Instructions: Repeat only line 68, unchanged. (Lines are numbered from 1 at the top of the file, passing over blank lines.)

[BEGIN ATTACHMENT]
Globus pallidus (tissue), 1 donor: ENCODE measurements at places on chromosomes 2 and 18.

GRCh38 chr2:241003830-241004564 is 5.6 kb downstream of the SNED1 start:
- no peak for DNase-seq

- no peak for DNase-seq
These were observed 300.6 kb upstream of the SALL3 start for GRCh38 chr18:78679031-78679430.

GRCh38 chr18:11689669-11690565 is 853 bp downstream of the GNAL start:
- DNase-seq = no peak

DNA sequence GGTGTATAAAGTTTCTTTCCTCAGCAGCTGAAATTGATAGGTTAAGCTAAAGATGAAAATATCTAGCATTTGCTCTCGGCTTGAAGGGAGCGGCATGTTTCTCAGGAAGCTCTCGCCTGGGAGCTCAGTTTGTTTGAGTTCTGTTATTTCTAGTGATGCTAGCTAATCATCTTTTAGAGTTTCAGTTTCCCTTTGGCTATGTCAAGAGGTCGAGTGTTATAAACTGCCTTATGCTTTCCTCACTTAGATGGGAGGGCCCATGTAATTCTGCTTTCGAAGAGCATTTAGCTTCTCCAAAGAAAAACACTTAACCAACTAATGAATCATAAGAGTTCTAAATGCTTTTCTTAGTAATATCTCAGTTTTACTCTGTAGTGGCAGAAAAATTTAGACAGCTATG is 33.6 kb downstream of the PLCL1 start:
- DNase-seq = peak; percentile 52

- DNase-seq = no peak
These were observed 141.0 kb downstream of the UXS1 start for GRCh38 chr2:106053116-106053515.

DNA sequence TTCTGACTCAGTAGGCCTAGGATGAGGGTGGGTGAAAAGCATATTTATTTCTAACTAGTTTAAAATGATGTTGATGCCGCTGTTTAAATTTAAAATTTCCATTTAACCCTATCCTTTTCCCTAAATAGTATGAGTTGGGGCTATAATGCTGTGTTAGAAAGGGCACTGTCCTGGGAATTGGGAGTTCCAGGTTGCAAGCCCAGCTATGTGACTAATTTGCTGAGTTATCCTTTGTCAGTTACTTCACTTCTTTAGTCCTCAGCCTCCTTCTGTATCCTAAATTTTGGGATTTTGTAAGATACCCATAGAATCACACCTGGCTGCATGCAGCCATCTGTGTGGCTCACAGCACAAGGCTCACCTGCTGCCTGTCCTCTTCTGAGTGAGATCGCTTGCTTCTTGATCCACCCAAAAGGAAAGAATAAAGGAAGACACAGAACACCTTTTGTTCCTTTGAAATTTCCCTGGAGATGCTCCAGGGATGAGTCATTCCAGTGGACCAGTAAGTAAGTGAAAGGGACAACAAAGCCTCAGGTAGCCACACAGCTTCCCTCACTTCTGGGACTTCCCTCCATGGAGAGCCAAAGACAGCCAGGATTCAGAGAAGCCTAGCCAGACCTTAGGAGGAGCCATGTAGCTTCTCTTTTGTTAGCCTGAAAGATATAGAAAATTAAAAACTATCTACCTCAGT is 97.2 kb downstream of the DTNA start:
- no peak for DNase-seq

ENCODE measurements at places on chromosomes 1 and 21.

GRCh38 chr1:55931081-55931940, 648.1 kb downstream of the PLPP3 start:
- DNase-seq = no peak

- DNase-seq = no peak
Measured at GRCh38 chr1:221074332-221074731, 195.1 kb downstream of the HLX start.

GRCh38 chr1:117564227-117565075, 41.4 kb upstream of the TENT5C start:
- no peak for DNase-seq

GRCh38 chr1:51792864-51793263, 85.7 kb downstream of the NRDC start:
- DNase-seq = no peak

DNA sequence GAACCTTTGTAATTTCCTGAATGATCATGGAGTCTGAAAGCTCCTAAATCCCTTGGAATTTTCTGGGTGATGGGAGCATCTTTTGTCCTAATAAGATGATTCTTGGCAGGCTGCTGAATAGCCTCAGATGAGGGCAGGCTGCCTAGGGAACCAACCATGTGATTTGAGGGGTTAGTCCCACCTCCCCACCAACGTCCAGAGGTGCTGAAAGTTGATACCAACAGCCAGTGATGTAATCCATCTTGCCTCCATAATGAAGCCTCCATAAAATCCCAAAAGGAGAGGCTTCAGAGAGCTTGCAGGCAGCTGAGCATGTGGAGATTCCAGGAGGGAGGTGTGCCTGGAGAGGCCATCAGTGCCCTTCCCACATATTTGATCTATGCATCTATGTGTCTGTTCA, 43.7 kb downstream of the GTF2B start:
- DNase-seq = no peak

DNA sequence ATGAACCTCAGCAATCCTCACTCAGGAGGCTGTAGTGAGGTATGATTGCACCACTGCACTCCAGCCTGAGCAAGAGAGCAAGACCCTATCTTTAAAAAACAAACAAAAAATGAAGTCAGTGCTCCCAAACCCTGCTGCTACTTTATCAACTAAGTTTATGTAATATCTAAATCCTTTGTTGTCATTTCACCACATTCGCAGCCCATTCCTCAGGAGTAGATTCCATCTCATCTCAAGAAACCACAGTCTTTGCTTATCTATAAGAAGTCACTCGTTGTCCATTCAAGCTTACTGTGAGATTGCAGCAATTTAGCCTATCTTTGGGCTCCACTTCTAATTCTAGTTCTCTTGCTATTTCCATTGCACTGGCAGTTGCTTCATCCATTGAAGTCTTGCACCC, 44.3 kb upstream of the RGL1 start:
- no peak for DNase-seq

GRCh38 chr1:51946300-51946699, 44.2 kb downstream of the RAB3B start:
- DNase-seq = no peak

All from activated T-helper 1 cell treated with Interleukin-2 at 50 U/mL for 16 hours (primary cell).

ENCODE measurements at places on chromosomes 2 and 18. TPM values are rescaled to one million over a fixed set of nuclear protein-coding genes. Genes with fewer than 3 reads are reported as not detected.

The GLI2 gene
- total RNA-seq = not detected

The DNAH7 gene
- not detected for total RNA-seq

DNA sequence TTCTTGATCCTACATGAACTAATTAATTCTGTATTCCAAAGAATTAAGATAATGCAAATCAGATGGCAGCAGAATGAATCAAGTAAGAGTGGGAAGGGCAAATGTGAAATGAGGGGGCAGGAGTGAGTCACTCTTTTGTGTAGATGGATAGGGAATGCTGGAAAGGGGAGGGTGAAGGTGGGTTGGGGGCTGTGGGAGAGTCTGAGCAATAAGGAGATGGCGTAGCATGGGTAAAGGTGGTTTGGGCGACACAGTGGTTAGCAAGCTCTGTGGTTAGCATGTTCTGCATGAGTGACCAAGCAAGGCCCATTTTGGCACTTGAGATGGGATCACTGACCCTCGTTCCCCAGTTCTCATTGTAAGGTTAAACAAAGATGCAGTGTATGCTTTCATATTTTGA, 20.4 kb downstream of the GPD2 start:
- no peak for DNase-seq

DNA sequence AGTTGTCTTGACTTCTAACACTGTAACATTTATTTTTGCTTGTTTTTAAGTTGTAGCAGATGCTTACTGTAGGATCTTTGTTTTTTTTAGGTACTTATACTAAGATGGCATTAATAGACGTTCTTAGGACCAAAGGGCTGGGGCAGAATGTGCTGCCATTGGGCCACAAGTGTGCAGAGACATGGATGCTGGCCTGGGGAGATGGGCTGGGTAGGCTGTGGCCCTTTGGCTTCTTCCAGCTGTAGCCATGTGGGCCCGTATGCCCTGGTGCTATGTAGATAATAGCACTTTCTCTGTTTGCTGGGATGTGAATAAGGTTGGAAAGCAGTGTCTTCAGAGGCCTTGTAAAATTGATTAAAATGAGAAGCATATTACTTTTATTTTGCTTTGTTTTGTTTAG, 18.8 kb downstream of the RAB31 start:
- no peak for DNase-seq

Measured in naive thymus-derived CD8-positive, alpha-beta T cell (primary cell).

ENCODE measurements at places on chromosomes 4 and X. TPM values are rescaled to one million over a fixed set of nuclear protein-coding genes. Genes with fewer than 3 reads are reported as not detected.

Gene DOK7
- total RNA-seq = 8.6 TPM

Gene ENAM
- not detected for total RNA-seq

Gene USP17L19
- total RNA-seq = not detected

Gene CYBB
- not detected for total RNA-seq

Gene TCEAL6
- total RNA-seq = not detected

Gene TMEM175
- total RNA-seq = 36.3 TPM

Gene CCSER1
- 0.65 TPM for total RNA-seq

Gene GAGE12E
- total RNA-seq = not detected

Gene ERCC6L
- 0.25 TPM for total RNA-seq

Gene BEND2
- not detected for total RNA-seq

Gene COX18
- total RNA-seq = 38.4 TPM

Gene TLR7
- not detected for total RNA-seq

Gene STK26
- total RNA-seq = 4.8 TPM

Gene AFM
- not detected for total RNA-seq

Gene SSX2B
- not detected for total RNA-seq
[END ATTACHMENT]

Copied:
- not detected for total RNA-seq